With the dust still settling after the end of World War II in Europe, British Prime Minister Winston Churchill set his sights on the next threat to Western Democracy: the Soviet Union.
Churchill was a dedicated anti-Communist. Even before the war’s end, the British PM expanded his anti-Communist rhetoric. He would later employ the same anti-Stalinist zeal in his public comments to people living inside the Iron Curtain (a term he coined in a 1946 speech).
The Prime Minister’s 1946 speech argued the Soviets were determined to expand their influence across Europe and into Asia – a conclusion U.S. President Harry S. Truman also held.
So it makes sense that Churchill would ask his War Cabinet to draw up a plan that would “impose upon Russia the will of the United States and the British Empire,” as Rakesh Krishnan Simha of Russia India Report writes.
This essentially meant Churchill was ready to start World War III.
Dubbed “Unthinkable” by Britain’s General Staff, the plan called for American, British, and Polish troops — as well as soldiers from the newly-defeated Wehrmacht — to completely surprise the Soviets from the Baltic to the Mediterranean.
The differential in land forces between the West and the Soviet Union could not be offset by the air and naval superiority the Americans and British would have. The West just could not muster the manpower to match the Soviets. Churchill’s Defence Minister warned him that a quick victory would be “beyond our power” and that they should be prepared for “a long, protracted war against heavy odds.”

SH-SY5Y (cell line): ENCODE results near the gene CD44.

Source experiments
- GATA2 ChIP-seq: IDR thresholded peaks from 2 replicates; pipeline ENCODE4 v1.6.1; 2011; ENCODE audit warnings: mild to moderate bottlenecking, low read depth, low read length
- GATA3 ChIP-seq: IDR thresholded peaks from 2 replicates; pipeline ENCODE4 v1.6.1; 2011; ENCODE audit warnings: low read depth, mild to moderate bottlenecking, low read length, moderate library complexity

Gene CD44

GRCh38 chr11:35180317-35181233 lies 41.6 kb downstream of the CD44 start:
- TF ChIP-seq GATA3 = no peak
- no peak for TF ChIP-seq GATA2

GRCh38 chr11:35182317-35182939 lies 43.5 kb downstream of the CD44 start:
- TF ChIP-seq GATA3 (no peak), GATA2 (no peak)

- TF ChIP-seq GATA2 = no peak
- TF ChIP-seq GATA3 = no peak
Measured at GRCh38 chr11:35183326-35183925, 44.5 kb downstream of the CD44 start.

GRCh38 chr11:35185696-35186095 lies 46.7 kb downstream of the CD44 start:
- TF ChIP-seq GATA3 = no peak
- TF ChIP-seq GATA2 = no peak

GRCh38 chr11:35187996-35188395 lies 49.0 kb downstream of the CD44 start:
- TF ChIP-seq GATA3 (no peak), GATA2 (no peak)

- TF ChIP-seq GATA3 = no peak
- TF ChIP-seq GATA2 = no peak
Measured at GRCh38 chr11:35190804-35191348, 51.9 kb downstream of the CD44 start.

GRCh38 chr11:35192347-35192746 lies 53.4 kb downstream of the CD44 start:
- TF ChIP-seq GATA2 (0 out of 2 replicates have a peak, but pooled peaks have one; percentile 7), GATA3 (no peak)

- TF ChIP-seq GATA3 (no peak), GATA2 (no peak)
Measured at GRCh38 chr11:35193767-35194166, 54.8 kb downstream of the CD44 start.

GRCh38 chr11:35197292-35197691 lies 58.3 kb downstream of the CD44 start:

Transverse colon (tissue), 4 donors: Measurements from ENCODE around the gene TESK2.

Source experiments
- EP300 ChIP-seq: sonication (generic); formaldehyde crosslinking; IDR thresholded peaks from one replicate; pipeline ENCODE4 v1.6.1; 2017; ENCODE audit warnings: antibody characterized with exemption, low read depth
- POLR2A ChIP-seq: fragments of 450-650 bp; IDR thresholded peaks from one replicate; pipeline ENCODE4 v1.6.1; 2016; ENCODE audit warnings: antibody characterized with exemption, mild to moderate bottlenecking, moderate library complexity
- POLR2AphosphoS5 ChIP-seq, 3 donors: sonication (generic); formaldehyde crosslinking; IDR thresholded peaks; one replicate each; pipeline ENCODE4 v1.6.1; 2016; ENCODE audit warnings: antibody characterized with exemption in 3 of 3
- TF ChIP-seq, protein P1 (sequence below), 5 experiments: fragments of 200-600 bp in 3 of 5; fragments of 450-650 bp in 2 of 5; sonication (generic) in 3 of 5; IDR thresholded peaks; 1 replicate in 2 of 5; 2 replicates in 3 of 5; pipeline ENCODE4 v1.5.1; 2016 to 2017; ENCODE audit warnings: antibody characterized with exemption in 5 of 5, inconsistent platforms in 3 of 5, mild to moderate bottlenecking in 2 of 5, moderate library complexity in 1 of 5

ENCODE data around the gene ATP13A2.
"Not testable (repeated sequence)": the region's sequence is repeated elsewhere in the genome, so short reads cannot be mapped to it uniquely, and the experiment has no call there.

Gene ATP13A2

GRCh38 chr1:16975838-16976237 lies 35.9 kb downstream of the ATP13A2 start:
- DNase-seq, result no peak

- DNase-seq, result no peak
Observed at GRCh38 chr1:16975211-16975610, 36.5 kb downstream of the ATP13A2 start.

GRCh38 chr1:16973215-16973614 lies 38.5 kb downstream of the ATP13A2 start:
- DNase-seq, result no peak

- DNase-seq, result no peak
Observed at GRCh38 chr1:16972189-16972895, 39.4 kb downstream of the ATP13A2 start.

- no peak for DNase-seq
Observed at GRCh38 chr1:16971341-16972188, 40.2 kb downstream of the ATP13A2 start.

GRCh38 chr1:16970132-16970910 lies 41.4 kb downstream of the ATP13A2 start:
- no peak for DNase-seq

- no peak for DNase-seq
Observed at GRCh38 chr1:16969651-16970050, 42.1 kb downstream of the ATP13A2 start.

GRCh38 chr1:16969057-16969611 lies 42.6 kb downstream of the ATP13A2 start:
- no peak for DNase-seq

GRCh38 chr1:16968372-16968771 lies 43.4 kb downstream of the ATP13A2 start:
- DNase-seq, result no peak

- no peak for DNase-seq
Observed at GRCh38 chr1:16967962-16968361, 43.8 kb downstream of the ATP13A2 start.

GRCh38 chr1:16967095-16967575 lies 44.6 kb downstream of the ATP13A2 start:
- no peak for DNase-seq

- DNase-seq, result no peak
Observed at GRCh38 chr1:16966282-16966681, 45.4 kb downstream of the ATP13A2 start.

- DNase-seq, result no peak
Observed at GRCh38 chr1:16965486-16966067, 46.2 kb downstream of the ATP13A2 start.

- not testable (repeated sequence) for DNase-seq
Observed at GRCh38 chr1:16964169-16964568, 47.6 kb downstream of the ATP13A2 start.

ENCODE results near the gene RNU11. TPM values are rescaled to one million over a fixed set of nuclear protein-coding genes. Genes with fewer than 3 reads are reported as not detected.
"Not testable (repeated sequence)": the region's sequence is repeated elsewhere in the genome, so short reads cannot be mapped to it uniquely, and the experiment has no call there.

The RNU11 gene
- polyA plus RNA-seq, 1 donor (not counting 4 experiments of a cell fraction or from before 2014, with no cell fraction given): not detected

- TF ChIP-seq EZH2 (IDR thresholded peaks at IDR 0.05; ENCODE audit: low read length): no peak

Manpower wasn’t the only issue. The Defence Minister’s plans relied on American allies — and the Pacific War was still in full swing. The United States was preparing for the invasion of mainland Japan. The rest of Europe was in tatters and could not assist the British in their efforts.
Then there was the question of how to defend the British Isles. The Russians could not mount the same submarine threat the Germans did during World War II. And the British Defence Ministry concluded the Russians certainly couldn’t launch an invasion from the sea.
But rocket attacks were a different challenge altogether. British planners were well aware of this threat and included it in the report to Churchill. Once the Russians began making these weapons en masse, the British expected a “far heavier scale of attack than the Germans were able to develop and no way of effectively reducing this.”
With Russian superiority in mainland Europe, the hypothetical rocket-based devastation of the British Isles in the scenario, and the insistence of President Truman that the United States would not participate, Churchill shelved the idea forever.